9 Nov 2000 16:52:42 -0500

Related articles |
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Theory about DFA's and f?lex start states pcj1@my-deja.com (2000-11-09) |

Re: Theory about DFA's and f?lex start states broeker@physik.rwth-aachen.de (Hans-Bernhard Broeker) (2000-11-09) |

Re: Theory about DFA's and f?lex start states chrisd@reservoir.com (2000-11-09) |

Re: Theory about DFA's and f?lex start states pcj1@my-deja.com (2000-11-11) |

Re: Theory about DFA's and f?lex start states cfc@world.std.com (Chris F Clark) (2000-11-14) |

Re: Theory about DFA's and f?lex start states joachim_d@gmx.de (Joachim Durchholz) (2000-11-14) |

Re: Theory about DFA's and f?lex start states ucapjab@ucl.ac.uk (Jonathan Barker) (2000-11-14) |

Re: Theory about DFA's and f?lex start states frank@gnu.de (2000-11-14) |

Re: Theory about DFA's and f?lex start states pcj1@my-deja.com (2000-11-19) |

[3 later articles] |

From: | chrisd@reservoir.com (Chris Dodd) |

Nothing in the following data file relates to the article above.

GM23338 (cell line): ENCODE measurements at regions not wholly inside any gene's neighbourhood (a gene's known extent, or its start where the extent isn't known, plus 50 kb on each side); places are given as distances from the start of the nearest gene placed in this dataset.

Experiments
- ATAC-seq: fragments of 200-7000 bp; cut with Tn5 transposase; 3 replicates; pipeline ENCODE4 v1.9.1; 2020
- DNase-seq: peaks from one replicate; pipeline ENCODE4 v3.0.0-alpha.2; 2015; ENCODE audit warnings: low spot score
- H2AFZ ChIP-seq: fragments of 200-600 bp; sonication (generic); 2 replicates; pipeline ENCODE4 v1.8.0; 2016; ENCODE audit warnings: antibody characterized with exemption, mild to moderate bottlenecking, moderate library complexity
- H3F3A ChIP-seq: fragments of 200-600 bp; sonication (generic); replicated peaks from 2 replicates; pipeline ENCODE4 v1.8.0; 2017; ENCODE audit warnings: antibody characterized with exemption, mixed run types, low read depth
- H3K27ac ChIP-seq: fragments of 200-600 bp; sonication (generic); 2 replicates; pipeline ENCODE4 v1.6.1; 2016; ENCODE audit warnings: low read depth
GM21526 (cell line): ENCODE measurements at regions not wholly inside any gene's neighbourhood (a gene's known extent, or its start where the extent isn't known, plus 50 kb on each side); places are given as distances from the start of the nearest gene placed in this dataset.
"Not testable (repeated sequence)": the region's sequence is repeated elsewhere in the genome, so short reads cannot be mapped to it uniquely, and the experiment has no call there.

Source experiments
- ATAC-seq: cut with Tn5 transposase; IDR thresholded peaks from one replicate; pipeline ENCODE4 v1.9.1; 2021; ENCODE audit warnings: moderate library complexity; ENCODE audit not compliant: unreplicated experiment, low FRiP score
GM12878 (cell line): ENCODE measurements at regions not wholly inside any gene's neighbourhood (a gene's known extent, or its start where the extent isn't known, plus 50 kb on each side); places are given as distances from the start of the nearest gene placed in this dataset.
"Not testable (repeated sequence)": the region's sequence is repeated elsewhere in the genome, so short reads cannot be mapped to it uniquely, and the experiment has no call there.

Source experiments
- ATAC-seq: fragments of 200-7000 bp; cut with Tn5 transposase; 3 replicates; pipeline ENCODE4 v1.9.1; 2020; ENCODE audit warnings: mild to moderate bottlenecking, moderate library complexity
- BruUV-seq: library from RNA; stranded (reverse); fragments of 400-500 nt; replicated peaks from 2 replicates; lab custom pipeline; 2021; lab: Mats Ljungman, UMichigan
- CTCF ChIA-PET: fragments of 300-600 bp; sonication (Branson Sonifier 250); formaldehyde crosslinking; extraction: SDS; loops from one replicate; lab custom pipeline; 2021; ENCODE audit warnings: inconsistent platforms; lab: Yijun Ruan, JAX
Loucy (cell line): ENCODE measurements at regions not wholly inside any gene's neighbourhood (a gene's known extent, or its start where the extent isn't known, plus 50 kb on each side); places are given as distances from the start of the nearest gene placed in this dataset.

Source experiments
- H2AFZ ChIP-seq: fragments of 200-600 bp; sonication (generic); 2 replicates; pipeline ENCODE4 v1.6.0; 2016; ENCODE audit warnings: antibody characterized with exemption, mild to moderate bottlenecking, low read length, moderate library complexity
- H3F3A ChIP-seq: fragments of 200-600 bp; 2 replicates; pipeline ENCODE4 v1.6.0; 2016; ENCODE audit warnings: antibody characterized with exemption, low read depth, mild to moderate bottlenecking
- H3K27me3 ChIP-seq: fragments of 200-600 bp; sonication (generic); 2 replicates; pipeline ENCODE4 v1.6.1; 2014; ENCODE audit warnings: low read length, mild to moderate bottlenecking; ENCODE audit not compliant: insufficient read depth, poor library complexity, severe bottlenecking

Newsgroups: | comp.compilers |

Date: | 9 Nov 2000 16:52:42 -0500 |

Organization: | Reservoir Labs |

References: | 00-11-073 |

Keywords: | lex, parse, comment |

Posted-Date: | 09 Nov 2000 16:52:42 EST |

pcj1@my-deja.com wrote:

*>However, the implementation I've been working on uses stack*

*>instructions to maintain the current start_state. Thus, rather than*

*>lex rules which explicitly say "BEGIN(COMMENT)", it might say*

*>"PUSH(COMMENT)" and "POP()". I've been describing the automata that*

*>can be used to recognize such grammars as "Deterministic Pushdown*

*>Finite Automata" (DPDFA's).*

*>*

*>My reason for posting however is to ask if people know of any research*

*>or investigation into the types of languages that are described by*

*>flex-like regular grammars (ie the combination of DFA's and STATES). Is*

*>there theory for this stuff or are multistate lexers just a pragmatic*

*>incremental improvement on DFA research?*

[Its not Arpil 1st is it?]

Yes there's lots of research on these things, though they're usually

referred to as D-PDAs (Deterministic Push Down Automata). They're the

technique used by yacc and similar tools to parse CFGs.

The standard intro textbook on this topic is the Hopcroft & Ullman

automata book (which I don't have right in front of me, or I'd give

you the actual title and ISBN).

Chris Dodd

chrisd@reservoir.com

[Oh, right, it's true, a state machine plus a state stack basically gives

you yacc. -John]

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